Bill C-3 was introduced by the previous Conservative government in response to the McIvor decision. However, the government decided that it would interpret the decision as narrowly as possible and that it would not address other obvious examples of sex-based discrimination in the act.
At the time, Marc Lemay, a former Bloc MP, rightly pointed out, “As we speak, a dozen or so of these complaints are before the courts in various jurisdictions across Canada, including one or two similar cases currently before Quebec courts.” I have no doubt that the cases in Quebec he was referring to were those of Stéphane Descheneaux and Susan and Tammy Yantha.
It only took six years for us to arrive back here again to pass amendments to the Indian Act to address discrimination, which should never have existed, with Bill S-3. Like Bill C-3, Bill S-3 did not initially take an expansive approach to addressing discrimination in the Indian Act. Initially, Bill S-3 addressed only the cases ruled by the Superior Court of Québec: the cousins and siblings issue and the issue of omitted minors.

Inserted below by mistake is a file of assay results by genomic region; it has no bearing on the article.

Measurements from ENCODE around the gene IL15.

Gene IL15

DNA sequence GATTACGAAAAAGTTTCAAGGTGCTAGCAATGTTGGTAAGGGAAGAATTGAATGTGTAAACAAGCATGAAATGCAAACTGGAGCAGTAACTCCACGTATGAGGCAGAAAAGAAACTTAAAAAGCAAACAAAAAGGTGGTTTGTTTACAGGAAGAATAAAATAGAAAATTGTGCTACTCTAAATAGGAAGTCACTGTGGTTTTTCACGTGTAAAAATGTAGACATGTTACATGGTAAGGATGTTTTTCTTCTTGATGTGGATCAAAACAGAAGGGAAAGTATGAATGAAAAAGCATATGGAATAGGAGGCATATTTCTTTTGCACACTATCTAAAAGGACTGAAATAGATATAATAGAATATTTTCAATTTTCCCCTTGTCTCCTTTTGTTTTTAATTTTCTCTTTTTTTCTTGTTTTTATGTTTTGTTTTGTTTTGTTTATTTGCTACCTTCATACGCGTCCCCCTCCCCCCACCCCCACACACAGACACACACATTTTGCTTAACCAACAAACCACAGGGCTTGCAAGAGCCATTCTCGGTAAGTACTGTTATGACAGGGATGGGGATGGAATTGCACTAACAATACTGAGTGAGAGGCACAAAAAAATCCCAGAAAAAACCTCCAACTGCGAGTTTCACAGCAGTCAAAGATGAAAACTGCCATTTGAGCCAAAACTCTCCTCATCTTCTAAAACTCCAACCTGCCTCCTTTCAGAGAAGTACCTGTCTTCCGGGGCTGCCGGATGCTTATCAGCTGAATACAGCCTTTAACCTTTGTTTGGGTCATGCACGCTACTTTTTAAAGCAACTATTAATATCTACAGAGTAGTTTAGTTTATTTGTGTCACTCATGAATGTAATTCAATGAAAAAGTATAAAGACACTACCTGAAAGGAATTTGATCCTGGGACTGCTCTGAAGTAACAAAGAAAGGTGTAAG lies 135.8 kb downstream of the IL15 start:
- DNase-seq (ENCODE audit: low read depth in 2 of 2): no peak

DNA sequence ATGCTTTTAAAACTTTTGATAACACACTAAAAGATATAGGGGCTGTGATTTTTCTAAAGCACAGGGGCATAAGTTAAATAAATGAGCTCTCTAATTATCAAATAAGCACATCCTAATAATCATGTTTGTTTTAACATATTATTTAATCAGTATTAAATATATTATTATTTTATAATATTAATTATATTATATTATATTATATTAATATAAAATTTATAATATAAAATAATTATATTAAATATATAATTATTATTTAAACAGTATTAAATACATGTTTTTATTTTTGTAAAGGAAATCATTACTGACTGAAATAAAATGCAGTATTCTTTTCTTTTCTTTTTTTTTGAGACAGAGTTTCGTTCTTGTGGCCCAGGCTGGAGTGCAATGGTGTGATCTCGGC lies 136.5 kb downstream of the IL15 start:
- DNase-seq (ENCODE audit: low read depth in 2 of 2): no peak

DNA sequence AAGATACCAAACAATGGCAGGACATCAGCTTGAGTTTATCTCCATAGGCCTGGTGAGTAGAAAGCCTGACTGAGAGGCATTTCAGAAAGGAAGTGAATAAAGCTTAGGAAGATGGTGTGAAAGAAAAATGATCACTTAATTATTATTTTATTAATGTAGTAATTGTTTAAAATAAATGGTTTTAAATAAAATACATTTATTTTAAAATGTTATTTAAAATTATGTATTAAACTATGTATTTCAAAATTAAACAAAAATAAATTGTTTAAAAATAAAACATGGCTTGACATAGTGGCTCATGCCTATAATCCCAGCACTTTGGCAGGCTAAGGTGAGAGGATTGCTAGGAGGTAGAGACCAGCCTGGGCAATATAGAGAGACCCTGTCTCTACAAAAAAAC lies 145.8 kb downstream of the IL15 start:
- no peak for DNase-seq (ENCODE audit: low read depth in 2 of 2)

I can continue to give more examples of where we have failed, but it is very clear that today, as we stand, we have the right balance to ensure that we eliminate sex-based discrimination from the Indian Act once and for all.
There would be a process of consultation that would ensure that people, particularly women, would not have to go to court to assert their rights. It is embedded in the legislation today. The bill would ensure that any discrimination based on sex, dating back to 1869, would be addressed once and for all. This is an important amendment we need to make to the Indian Act.
As my colleagues have previously said, as we walk toward elimination of the Indian Act, this is a necessary evil that will ensure that we do not continue to discriminate on the basis of sex.